What is Deductive Reasoning? - MyTeacherSite.org

Use Inductive Reasoning Objectives 1. To form conjectures through inductive reasoning 2. To disprove a conjecture with a counterexample 3. To avoid fallacies of inductive reasoning Example 1 Youre at school eating lunch. You ingest some air

while eating, which causes you to belch. Afterward, you notice a number of students staring at you with disgust. You burp again, and looks of distaste greet your natural bodily function. You have similar experiences over the course of the next couple of days. Finally, you conclude that belching in public is socially unacceptable. The process that lead you to this conclusion is called inductive reasoning.

Inductive Reasoning Inductive reasoning is the process of observing data, recognizing patterns, and making generalizations based on your observations.

Generalization Generalization: statement that applies to every member of a group Science = hypothesis Math = conjecture

Conjecture A conjecture is a general, unproven statement believed to be true based on investigation or observation Inductive Reasoning Inductive reasoning can

be used to make predictions about the future based on the past or to make conjectures about the past based on the present. Example 2 A scientist takes a piece of salt, turns it over

a Bunsen burner, and observes that it burns with a yellow flame. She does this with many other pieces of salt, finding they all burn with a yellow flame. She therefore makes the conjecture: All salt burns with a yellow flame. Inductive Reasoning Specific

Inductive Inductive Reasoning Reasoning General Example 6 (An allegory) Student A neglected to do his/her homework on numerous occasions. When Student A's mean teacher popped a quiz on the class,

Student A failed. After the quiz, Student A had several other HW assignments that he/she also neglected to complete. When test time rolled around, Student A failed the exam . Students B-F behaved in a similar, academically deplorable manner. Use inductive reasoning to make a conjecture about the relationship between homework and test/quiz performance. Example 7

Inductive reasoning does not always lead to the truth. What are some famous examples of conjectures that were later discovered to be false? To Prove or To Disprove In science, experiments are used to prove or disprove an hypothesis.

In math, deductive reasoning is used to prove conjectures and counterexamples are used to disprove them. Counterexample A counterexample is a single case in which a conjecture is not true. Example 8 On her first road trip, Little Window Watcher Wilma

observes a number of vehicles. Each one she observes has four wheels. She conjectures All vehicles have four wheels. What is wrong with her conjecture? What counterexample will disprove it? CO UN Conjecture: All TE

RE vehicles have E XA M 4 wheels PL Example 10 Kenny makes the following conjecture about the sum of two numbers. Find a

counterexample to disprove Kennys conjecture. Conjecture: The sum of two numbers is always greater than the larger number. Example 11 Joe has a friend who just happens to be a Native American named Victor. One day Victor gave Joe a CD. The next day Victor decided that he wanted the CD back, and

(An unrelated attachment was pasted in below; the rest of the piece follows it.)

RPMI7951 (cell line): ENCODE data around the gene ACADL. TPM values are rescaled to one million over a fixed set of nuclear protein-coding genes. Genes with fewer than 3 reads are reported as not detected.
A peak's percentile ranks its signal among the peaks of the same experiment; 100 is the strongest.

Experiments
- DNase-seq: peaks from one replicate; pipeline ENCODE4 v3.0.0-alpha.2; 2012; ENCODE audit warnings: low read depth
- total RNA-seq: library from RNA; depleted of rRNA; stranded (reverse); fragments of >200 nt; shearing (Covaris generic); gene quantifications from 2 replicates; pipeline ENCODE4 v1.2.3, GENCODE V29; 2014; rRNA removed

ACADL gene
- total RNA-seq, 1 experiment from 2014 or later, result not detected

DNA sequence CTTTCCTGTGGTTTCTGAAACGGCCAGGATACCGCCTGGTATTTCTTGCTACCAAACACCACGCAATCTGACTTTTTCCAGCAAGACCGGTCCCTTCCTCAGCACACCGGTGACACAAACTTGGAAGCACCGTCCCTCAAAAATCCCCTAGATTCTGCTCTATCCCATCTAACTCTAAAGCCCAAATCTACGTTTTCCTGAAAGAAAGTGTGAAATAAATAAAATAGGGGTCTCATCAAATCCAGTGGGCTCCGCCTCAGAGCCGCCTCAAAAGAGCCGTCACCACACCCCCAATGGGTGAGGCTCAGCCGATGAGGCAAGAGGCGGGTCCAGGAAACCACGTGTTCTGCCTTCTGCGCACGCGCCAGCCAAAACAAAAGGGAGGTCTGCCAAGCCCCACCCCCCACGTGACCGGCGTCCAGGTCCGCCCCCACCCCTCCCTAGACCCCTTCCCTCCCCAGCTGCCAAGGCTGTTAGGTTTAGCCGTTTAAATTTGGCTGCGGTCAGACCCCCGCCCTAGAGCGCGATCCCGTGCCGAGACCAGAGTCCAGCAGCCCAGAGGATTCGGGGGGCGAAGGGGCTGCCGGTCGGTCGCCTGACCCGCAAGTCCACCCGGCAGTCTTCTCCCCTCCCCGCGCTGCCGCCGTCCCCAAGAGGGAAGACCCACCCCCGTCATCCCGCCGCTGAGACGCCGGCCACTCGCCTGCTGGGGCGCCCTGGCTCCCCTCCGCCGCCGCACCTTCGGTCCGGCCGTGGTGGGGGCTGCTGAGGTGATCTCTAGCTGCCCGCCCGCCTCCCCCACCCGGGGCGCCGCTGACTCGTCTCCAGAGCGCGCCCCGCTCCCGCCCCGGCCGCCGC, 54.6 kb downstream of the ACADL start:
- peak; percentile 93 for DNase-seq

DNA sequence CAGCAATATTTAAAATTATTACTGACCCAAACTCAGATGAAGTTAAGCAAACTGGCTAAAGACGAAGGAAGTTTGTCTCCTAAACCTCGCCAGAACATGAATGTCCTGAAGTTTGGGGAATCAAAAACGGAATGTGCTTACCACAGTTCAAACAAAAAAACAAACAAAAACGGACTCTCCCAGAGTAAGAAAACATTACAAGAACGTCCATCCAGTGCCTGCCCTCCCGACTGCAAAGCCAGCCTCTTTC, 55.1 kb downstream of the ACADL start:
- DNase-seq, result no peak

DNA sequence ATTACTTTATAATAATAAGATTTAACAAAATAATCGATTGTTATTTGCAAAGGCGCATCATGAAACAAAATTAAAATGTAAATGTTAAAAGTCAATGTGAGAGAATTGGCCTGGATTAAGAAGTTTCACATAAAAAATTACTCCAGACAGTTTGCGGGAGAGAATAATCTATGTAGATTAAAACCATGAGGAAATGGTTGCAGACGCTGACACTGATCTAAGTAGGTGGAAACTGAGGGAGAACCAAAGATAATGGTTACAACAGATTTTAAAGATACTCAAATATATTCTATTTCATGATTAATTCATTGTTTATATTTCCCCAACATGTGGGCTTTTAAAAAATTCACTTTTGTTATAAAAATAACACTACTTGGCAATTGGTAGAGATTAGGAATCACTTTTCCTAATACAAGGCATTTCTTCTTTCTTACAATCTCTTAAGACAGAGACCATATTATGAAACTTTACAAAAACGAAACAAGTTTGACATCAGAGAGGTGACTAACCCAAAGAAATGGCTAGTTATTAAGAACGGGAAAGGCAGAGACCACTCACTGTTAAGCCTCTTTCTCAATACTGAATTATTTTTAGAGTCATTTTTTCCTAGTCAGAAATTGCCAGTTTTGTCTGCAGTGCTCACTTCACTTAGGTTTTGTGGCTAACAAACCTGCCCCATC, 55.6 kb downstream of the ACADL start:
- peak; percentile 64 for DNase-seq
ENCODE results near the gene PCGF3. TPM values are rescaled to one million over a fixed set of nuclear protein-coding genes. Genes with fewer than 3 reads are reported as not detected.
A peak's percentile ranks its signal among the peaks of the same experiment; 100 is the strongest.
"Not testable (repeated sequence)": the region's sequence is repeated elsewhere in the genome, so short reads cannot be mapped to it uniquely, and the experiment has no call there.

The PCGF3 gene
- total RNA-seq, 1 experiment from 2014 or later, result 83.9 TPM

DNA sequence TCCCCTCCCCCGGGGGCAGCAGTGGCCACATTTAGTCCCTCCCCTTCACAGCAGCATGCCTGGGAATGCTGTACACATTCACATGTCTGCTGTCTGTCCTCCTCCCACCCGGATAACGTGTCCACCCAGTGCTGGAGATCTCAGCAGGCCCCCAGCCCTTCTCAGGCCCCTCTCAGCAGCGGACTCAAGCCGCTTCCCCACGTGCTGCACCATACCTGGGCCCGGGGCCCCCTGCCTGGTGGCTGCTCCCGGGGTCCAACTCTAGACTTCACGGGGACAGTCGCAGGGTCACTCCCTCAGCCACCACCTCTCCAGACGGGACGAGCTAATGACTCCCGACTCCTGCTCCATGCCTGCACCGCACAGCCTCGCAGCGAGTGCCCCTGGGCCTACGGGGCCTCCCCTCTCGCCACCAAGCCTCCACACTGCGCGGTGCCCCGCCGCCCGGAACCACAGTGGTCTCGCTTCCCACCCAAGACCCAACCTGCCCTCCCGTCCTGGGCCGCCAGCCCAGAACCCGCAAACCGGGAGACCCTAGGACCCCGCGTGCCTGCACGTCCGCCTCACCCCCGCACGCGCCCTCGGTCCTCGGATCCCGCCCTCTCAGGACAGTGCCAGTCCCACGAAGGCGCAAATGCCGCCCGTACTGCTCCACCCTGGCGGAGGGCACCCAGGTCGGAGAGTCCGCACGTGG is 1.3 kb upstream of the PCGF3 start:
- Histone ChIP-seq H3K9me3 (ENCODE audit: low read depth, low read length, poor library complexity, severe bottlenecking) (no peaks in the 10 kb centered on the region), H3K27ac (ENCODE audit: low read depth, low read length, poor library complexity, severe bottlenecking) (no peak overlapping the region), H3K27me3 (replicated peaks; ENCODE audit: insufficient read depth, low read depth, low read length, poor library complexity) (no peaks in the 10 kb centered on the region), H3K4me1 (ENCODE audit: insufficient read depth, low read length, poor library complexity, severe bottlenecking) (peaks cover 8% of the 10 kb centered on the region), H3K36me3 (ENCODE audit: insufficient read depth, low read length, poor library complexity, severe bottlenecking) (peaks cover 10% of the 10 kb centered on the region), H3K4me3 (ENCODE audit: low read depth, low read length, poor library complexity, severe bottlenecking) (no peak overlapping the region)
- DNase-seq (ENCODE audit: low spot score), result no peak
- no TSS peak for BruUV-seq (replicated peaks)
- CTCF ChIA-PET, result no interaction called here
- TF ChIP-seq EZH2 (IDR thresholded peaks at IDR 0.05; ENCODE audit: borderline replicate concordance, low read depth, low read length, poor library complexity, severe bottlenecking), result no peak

so he confronted Joe. After reluctantly giving the CD back to his friend, Joe made the conjecture: Victor, like all Native Americans, is an Indian Giver. What is wrong with his conjecture? What does this example illustrate? Inductive Fallacies The previous example illustrated an inductive fallacy, where a reliable conjecture cannot be

justifiably made. Joe was guilty of a Hasty Generalization, basing a conclusion on too little information. Here are some others: Unrepresentative Sample False Analogy Slothful Induction Fallacy of Exclusion Inductive Fallacies As a group, match each inductive fallacy

definition with the corresponding example. Be sure to take some notes, as this priceless information is not in your textbook. Apply Deductive Reasoning Objectives: 1. To recognize deductive reasoning and use it to arrive at a true conclusion.

History When the architects designed this school building, they were approached by an ancient secret society whose members make up numerous Texas dignitaries. They convinced the architects to add several secret passages and hidden conference

rooms to their design plans. History Sometimes when I stay after school late into the evening grading papers, planning lessons, and contacting parents, I hear strange and inauspicious

sounds emanating from behind one of my walls. Conspiracy? Thus, it is my conjecture that one of the secret society's hidden passages lies between the walls of Room D202 and D204. This is a bold and perhaps conspiratorial conjecture, but I am confident that it is true. (You should hear the sounds--Oh, my!)

Stop Making Fun of Me! I have told few people of my theory, and they unanimously dismiss my conviction with ridicule. (Then they ask me if I frequently watch re-runs of the XFiles with the notion that the story lines are

largely nonfiction!) Redemption To convince the skeptics and to redeem my reputation, I need absolute and conclusive proof that there exists a hidden passage between these classrooms. Proof The Principle of

Laplace: The weight of evidence for an extraordinary claim must be proportional to its strangeness. In Other Words Extraordinary claims

require extraordinary evidence. -Carl Sagan Example 1 In your group, come up with a nondestructive method for proving or disproving the extraordinary claim that theres a secret tunnel between D202 and D204.